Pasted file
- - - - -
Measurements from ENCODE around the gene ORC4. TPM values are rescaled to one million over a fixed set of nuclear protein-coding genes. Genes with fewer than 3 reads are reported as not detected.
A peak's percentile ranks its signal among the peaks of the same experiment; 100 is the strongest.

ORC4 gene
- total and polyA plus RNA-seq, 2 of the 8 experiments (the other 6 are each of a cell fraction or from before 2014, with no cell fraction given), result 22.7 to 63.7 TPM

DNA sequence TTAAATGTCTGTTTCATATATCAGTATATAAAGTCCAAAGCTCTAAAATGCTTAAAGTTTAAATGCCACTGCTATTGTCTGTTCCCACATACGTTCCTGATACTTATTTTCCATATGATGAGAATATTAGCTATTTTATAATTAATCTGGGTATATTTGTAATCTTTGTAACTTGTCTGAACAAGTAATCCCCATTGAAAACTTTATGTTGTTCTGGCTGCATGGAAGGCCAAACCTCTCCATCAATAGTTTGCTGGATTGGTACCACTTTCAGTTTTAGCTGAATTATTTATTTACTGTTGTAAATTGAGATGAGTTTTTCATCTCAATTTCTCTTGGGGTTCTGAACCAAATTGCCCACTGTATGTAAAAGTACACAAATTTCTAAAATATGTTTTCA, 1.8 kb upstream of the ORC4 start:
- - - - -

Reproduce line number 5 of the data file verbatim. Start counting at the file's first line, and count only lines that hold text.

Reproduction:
DNA sequence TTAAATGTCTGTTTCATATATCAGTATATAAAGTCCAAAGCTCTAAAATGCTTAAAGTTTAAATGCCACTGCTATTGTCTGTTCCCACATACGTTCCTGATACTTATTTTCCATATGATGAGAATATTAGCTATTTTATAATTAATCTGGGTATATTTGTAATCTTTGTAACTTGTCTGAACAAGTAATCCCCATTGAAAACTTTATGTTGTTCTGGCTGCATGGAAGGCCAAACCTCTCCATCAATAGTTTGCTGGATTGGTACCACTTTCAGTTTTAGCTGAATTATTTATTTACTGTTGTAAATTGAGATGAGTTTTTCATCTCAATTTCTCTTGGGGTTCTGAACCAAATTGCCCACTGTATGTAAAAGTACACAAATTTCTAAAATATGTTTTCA, 1.8 kb upstream of the ORC4 start: